You can’t always believe what you see in boxing. Titles can be conjured out of thin air and records are created using sleight of hand. One man who hasn’t had his career stage managed is Streatham’s Chris Bourke.
Bourke (10-0, 6 KO’s) fights Marc Leach for the vacant British super bantamweight title on Friday night and, yet again, he has a real fight on his hands. He wouldn’t have it any other way. For all the latest fight odds, visit our sportsbook.
Chris Bourke is “in this game to win belts”
“We train so hard that what’s the point in fighting somebody who I know I’m going to blow out in two rounds? I’m in this game to win belts. I’m not gonna do that if I’m fighting nobodies,” Bourke told 32Red.
“This will be my 11th fight and I’ve won the Southern Area title, should have won the English and I’ve won a WBC International title and defended it. That’ll be four title fights already. I feel like my career is going in the right direction. It hasn’t been easy. I haven’t been boxing journeymen. I’ve been fighting people who have believed that they can beat me.
“When you do have a tough round you’re used to it. I feel like some boys might be so used to winning every round that when they do suddenly have a tough one they might be a bit panicky.”
Bourke trains at the Peacock Gym under the watchful eye of Martin Bowers. The gym operates on the belief that their boxers are trained properly and should have no fear or hesitation in getting themselves involved in a ‘proper’ fight when the time is right.
Fighting for the famous Lonsdale belt
Bourke will be contesting the famous Lonsdale belt with Leach. The 17-1 ‘Livewire’ from Salford would dearly love to have been matched with the level of opposition Bourke has. The 27 year old turned professional more than seven years ago but his elusive southpaw style has made him one of the most avoided fighters inhabiting Britain’s lower weight divisions.
Bourke and his team leapt at the chance to take him on.
“I think they [my team] just know I’m gonna say, ‘Yeah’. Especially for the British title. I’m pretty sure they had no doubts about it. Even just to say you’ve boxed for a British title is an amazing thing. I’m so excited and I’m gonna do whatever it takes to bring it back to Streatham,” Bourke said.
“Leach has got a really tricky, not very nice style. He’s the type of fighter who it’s hard to look good against. He’s got a good amateur pedigree and stuff though and he has some good wins on his record.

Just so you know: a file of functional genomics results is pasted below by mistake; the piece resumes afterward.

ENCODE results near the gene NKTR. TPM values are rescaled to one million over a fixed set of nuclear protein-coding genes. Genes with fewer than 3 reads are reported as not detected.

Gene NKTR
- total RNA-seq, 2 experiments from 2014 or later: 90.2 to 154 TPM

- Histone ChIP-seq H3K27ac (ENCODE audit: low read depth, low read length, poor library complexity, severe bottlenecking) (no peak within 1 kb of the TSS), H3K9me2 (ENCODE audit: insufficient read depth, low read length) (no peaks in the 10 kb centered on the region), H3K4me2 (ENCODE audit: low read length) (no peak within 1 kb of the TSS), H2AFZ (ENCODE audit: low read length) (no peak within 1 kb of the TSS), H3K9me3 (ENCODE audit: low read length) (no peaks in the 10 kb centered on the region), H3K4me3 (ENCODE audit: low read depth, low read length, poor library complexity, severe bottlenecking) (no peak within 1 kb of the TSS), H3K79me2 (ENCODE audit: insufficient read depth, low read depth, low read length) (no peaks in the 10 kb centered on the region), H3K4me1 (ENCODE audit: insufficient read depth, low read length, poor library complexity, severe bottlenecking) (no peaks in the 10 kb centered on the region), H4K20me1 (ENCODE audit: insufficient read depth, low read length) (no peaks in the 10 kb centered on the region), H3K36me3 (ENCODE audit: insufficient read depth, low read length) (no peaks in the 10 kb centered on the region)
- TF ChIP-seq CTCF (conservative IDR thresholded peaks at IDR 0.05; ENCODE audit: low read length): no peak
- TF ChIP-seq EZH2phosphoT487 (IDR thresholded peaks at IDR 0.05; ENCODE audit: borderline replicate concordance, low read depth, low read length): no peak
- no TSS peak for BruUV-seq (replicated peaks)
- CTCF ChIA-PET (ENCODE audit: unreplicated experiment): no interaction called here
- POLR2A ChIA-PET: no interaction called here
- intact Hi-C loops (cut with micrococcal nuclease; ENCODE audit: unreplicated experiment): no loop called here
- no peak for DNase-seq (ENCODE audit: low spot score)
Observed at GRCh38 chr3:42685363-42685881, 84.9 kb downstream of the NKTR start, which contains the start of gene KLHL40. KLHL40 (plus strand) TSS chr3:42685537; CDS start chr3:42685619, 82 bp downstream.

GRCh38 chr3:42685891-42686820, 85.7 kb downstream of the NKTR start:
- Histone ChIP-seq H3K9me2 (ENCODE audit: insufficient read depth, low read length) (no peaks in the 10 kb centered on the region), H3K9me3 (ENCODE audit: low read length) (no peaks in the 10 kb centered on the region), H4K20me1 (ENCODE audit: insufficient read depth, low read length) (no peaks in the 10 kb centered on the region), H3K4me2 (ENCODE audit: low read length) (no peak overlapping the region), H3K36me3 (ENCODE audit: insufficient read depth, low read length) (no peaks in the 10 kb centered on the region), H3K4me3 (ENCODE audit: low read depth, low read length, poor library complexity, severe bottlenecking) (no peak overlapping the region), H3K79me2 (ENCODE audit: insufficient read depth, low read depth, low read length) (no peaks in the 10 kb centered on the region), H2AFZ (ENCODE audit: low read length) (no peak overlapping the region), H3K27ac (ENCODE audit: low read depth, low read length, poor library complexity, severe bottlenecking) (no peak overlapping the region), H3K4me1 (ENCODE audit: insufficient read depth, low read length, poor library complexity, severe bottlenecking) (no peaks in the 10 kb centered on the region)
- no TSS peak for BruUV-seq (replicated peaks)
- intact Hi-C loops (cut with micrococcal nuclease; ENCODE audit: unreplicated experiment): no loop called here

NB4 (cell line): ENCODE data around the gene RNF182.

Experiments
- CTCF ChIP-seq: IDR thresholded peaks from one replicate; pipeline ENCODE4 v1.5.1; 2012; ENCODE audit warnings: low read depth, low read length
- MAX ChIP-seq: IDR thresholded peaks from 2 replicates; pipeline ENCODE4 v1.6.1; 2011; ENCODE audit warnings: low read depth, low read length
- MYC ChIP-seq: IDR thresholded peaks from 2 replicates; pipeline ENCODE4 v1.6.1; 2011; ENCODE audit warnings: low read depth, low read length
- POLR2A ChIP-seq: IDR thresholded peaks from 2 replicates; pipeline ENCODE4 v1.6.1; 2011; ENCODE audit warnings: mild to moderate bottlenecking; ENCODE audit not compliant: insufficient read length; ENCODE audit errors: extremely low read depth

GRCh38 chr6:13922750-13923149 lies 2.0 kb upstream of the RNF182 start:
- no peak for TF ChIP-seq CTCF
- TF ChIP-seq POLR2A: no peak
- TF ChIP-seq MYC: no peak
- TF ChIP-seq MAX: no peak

“It’s gonna be about not getting frustrated I think. It’s about being professional. We’re gonna have a twelve round fight and have to do what I need to do to get the win.
“When you get frustrated you play into his hands a bit and that’s exactly what he wants. You have to stay disciplined and not fall into his traps.”
People want exciting fights
It is rare for a British super bantamweight to score as many early career knockouts as Bourke has. He hasn’t been preying on the vulnerable either. He has stopped rock solid journeymen used to surviving hard round after hard round and has also taken apart respected championship level operators like Louis Norman and Michael Ramabaletsa and ambitious fighters like Ramez Mahmood and James Beech Jnr.
The knockouts have given Bourke plenty of publicity but they may have also had another happy effect. Any rival choosing to focus on negating Bourke’s power may well fall victim to the boxing ability that saw him selected for Team GB.
“100%. You look on some of my fights and I’ll be boxing on the back foot. In others I’m on the front foot. Against James Beech Jnr I felt like I completely outboxed him. I do think it’s being overlooked but the fact that people are talking about power is good for me. It’s what people want to see. They want to tune in and see exciting fights. I’m not complaining.
“My dad would always tell me that a lot of little fighters don’t get rid of their opponents so if I want to be remembered I would have to get some knockouts. He’s been proved right so far.”